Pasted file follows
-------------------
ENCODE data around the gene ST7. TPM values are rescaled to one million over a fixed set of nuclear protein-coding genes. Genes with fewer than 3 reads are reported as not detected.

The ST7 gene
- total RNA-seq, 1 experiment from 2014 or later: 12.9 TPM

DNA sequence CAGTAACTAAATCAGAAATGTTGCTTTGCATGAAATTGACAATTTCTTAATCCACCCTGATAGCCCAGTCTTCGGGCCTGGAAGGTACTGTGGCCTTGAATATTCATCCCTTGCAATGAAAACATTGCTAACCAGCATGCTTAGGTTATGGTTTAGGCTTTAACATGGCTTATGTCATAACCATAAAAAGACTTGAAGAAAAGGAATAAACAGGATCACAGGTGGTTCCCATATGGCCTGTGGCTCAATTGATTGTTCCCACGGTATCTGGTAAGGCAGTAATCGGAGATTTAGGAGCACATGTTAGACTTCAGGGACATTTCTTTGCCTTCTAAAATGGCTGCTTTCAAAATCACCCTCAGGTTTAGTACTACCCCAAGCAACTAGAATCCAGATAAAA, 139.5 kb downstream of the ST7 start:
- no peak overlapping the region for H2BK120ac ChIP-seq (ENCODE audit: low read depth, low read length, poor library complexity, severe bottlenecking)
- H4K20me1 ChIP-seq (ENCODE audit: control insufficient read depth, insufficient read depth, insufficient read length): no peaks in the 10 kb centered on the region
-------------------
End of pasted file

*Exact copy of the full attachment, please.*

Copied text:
ENCODE data around the gene ST7. TPM values are rescaled to one million over a fixed set of nuclear protein-coding genes. Genes with fewer than 3 reads are reported as not detected.

The ST7 gene
- total RNA-seq, 1 experiment from 2014 or later: 12.9 TPM

DNA sequence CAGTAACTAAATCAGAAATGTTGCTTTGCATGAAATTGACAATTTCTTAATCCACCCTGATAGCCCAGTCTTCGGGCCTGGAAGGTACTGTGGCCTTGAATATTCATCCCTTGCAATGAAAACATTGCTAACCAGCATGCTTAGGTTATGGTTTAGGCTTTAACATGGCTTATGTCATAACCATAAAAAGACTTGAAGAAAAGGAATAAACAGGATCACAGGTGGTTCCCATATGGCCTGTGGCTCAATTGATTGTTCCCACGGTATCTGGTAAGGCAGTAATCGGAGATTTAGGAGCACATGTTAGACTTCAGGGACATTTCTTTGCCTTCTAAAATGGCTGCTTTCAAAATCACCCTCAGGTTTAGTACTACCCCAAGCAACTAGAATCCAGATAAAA, 139.5 kb downstream of the ST7 start:
- no peak overlapping the region for H2BK120ac ChIP-seq (ENCODE audit: low read depth, low read length, poor library complexity, severe bottlenecking)
- H4K20me1 ChIP-seq (ENCODE audit: control insufficient read depth, insufficient read depth, insufficient read length): no peaks in the 10 kb centered on the region